Predator-prey relationships also tend to follow life cycle changes - that appeared with oyster culture and starfish in Long Island Sound.

Cold weather over time appears to be the largest factor and why so many times limits on catches just no longer work- (recent case of the lobsters in Connecticut) and in the face of declining resource abundance management efforts tend to protect or conserve reproductive capacity while habitat capacity is often overlooked. Most likely the best example of this is the spawner sanctuaries set up in association for oyster culture in Connecticut a century ago.

When oyster sets started to fail in the 1920s, the oyster industry here sought to place “spawners” on cleaned areas to increase reproductive capacity.  This effort expanded in the 1940s as temperatures continued to cool (especially after 1931). This excerpt is from a 1953-1955 State of Connecticut Shellfish Commission Report, page 4, under the section titled, “Spawning Beds:”
“Report of the Shell-Fish Commissioners - Spawning Beds
During the period from July 1, 1953 through June 30, 1955, the program of establishing spawning beds, as described in the 1950-1953 report of the Shell Fish Commissioners, was continued.
After investigation and field tests by Dr. V. L. Loosanoff, Laboratory Director of the U.S. Fish and Wildlife Service at Milford, Connecticut [now NOAA], and through the cooperation of some of the oyster growers who supplied the spawners and the labor, new spawning beds were established in the following areas [1954]:
West Haven—in the Cove River, located just westerly of Bradley Point
Milford – in the Wepawaug River
Southport – in the Mill River
The Shellfish Commission [State of Connecticut] sincerely hopes that the public will respect these spawning beds, since it appears that they offer the major hope of revitalizing the oyster crop in the State of Connecticut.”
Although the aquaculture industry supported the oyster spawner sanctuaries, they did not over time prevent oyster set failures. It was gradually getting colder and storm frequency and intensity increased.

The best oyster sets now occurred in salt ponds where warmer temperatures created habitat refugia, of warmer waters. Although the concept of spawner sanctuaries continued for decades oyster sets still declined for decades. Having sufficient oyster spawn in the waters is often not enough – habitat conditions need to be “just right” – clean, shell surfaces with warming waters that follow a mild winter. The 1950s and 1960s were known for long periods of habitat instability; sharp differences of hot than cold, quiet and then extremely stormy. Many seasons’ oyster spat arrived too late for planted oyster shells or froze in severe winters. When you look at the blue crab/oyster landing statistics, they tend to follow each other.

In the absence of habitat quality information pollution and overharvesting are often offered up as logical reasons for resource declines. While the simple fact was gradually the climate was turning against the oyster and oyster fishers as well. The problem is the expansion of the oyster industry occurred during a period of immense pollution and very hot weather (1890s) and it collapsed in cold (1960s).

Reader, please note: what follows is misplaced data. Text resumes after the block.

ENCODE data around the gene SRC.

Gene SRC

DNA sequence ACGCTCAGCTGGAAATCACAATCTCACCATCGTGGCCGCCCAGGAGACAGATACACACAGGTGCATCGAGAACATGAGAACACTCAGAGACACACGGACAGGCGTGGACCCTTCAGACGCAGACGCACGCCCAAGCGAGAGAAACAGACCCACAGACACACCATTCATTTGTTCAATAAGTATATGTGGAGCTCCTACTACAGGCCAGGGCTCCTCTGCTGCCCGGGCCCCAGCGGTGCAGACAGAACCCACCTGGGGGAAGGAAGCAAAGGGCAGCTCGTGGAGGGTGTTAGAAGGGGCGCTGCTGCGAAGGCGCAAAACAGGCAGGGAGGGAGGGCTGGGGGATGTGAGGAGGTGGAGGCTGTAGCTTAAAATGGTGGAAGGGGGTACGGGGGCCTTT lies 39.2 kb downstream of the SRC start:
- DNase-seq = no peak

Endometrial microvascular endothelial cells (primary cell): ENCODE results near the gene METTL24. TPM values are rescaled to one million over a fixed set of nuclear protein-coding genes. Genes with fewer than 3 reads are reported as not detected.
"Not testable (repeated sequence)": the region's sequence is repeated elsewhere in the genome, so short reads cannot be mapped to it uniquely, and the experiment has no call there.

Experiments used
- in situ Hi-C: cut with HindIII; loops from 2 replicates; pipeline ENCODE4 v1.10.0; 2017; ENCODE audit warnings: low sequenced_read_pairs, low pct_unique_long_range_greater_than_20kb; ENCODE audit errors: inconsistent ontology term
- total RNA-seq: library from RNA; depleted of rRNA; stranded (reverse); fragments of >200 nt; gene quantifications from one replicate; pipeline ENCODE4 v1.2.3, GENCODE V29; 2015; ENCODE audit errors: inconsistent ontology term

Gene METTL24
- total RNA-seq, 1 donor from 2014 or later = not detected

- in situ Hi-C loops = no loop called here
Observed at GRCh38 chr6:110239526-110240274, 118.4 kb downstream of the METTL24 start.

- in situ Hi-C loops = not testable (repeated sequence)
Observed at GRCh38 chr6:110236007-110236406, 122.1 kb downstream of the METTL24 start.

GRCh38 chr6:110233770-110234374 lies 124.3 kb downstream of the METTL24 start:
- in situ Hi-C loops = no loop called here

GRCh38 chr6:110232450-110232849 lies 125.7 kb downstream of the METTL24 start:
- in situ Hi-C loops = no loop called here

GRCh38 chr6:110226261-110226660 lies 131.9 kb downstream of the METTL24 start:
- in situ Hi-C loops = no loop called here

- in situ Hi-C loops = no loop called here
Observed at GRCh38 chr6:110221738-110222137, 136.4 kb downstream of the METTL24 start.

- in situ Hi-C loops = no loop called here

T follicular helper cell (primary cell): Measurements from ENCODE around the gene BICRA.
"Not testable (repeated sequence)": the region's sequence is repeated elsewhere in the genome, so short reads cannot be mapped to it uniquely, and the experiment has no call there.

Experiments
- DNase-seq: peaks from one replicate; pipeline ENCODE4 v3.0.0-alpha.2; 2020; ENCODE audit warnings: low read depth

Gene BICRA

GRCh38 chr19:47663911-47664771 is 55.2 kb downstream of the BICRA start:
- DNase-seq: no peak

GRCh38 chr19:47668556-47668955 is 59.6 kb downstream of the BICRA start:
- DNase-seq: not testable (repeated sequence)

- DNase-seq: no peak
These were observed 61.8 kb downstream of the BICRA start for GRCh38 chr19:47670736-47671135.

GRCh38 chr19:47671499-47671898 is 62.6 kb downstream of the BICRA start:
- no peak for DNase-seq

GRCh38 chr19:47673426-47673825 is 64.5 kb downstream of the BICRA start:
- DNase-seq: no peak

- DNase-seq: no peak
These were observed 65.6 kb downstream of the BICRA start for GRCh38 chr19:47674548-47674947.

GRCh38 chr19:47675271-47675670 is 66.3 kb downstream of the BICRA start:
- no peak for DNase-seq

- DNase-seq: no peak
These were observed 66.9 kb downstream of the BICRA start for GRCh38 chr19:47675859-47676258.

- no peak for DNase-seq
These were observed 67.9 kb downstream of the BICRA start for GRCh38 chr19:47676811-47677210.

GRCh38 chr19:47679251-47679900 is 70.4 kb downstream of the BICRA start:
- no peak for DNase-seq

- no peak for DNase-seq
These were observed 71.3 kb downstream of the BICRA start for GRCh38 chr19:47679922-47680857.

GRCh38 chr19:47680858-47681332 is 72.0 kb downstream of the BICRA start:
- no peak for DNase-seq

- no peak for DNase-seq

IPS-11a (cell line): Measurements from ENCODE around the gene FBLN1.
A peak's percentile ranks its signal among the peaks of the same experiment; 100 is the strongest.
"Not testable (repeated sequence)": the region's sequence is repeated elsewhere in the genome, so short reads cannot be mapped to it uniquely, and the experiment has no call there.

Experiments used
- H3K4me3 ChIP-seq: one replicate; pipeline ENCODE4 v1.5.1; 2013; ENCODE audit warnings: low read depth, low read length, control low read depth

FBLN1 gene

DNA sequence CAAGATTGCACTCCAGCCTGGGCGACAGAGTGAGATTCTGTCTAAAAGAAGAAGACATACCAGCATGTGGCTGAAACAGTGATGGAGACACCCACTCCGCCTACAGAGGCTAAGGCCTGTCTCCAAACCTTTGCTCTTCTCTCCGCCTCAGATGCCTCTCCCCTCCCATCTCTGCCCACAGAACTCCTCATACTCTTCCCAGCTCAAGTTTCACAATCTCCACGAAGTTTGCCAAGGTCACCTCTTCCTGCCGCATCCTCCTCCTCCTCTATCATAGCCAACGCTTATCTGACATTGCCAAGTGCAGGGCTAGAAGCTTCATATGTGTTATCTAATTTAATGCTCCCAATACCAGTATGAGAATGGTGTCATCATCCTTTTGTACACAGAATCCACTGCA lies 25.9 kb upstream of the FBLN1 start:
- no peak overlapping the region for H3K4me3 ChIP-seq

Blue Crab Habitat Expansion After 1998
Long Island Sound perhaps is a good place to examine this habitat refugia concept for blue crabs. I was very much surprised by the recent surge in blue crabs here recently and historical records do indicate a large-scale habitat reversal even in New Haven Harbor itself. The only difference is being so far north we need long periods to see large changes in abundance.  Southern areas perhaps not so much – more Southern areas have shorter time periods, as heat perhaps is not that much of a factor. Perhaps predators have larger roles in southern areas. Energy also is perhaps a negative factor for the smallest blue crabs, as estuarine shell and vegetation also reverse in long cycles. Adults might be able to withstand high energy colder cycles better. More recent examination of sulfide formation in low oxygen marine soils appears to govern Megalops sets as extremely hot may be just as important as extreme cold. Combined with all these factors it is most likely “natural” to have large changes in blue crab abundances.  When you examine the historical Blue Crab literature you see that mentioned many times.

Fishery managers tend to stay within the traditional management techniques but habitat quality, environmental quality and predator prey ratios are extremely difficult to address (Special Report #4, 2014).  That is why it is necessary to take a step back, so that the picture can take a much larger, broader view. Storms and temperature with overlapping habitat clocks for habitat quality (and of course predators) fills in many biological blanks for the reproductive analytical management models.